Great Science Share for Schools engages 200,000 pupils

Now in its sixth year, and despite the limitations placed on it by the global COVID-19 pandemic, the campaign has seen exponential growth with 200,000 primary and secondary school students signed up to participate. Alongside schools in the UK, this year is also the first year that specific events will be held abroad. A special event, hosted by Curtin University in Peth, Australia, will see students come together in a face-to-face event to share in science and engineering activities.

The events this year are all focused on climate change and will tie in with the UN’s Sustainable Development Goals (SDGs) and COP26. In a flagship event, held in conjuction with the Royal Society, Professor Brian Cox will host a Q&A session called “Your Planet, Your Questions”. He and a panel of climate science experts will be answering young people’s climate questions in a video event due to be held at 9am on Tuesday 15 June.

Alongside this, as part of the ChangeMakers project, the Right Honourable Andy Burnham, Mayor of Greater Manchester, will be leading a panel event that will allow primary and secondary school pupils to ask questions and get advice about how to make their schools carbon neutral. The panel includes our own Professor Alice Larkin, Head of the School of Natural Sciences.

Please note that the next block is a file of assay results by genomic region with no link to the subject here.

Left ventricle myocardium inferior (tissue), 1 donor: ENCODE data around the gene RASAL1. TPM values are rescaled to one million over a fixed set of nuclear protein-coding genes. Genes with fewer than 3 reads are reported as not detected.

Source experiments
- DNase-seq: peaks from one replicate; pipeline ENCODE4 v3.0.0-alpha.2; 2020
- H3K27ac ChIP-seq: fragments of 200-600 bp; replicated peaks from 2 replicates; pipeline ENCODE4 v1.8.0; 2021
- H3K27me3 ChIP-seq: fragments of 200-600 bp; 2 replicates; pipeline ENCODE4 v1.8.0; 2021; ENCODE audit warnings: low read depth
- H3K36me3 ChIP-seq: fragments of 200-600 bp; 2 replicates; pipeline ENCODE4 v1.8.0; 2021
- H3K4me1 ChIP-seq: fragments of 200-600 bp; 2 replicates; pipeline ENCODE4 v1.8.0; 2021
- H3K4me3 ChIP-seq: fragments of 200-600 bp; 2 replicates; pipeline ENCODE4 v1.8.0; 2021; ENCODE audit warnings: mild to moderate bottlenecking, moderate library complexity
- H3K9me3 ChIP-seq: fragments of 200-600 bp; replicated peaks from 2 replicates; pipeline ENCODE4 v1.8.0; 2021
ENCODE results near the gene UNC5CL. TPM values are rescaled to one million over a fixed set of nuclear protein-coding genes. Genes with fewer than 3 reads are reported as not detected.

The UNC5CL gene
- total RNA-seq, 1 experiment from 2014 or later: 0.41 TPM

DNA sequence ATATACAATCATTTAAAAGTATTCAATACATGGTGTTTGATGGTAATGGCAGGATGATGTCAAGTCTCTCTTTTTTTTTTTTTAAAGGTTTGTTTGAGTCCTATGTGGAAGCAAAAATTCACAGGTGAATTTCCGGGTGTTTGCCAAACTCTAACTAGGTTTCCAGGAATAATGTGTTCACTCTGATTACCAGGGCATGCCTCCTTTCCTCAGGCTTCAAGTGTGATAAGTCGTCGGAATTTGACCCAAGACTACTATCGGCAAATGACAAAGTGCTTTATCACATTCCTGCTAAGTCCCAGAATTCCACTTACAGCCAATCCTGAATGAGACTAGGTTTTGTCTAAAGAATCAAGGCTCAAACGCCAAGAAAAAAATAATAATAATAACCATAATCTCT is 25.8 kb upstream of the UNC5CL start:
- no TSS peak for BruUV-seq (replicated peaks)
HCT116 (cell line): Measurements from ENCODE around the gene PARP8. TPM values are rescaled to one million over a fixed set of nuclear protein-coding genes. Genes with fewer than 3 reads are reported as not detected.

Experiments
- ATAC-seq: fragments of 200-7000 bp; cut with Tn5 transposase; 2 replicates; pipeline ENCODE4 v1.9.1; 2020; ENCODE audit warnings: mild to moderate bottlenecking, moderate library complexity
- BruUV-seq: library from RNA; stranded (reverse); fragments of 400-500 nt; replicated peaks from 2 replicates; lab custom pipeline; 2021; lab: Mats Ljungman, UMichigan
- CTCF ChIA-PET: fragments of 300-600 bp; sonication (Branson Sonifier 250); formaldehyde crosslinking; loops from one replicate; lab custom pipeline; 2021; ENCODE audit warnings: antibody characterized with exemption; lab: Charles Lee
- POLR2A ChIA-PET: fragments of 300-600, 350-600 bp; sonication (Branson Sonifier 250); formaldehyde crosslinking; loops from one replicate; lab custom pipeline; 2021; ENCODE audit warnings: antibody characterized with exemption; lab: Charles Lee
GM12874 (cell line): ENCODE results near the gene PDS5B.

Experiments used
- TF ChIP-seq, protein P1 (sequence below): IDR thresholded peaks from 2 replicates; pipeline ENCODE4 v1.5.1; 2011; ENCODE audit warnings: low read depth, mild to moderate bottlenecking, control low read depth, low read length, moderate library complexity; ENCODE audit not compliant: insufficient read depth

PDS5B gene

The GSSfS brings together school pupils aged 5-14 from across the world in a day all about sharing science. It aims to engage students in a child-focused, inclusive, non-competitive, and collaborative learning experience. According to a 2017 Wellcome report – commissioned in conjunction with The University of Manchester and that took a look at the state of primary science education in the UK – only 30% of teachers thought that science as a subject was important to their school’s senior leadership team and only 5% of schools have a dedicated science teacher. Teachers who were not a science leader were less confident (79% “agree” or “strongly agree”) than science leaders in delivering science lessons (96% “agree” or “strongly agree”), and only 15% of teachers “strongly agree” that they feel supported to deliver science education. It is these statistics that make events like the GSSfS so important for science education.

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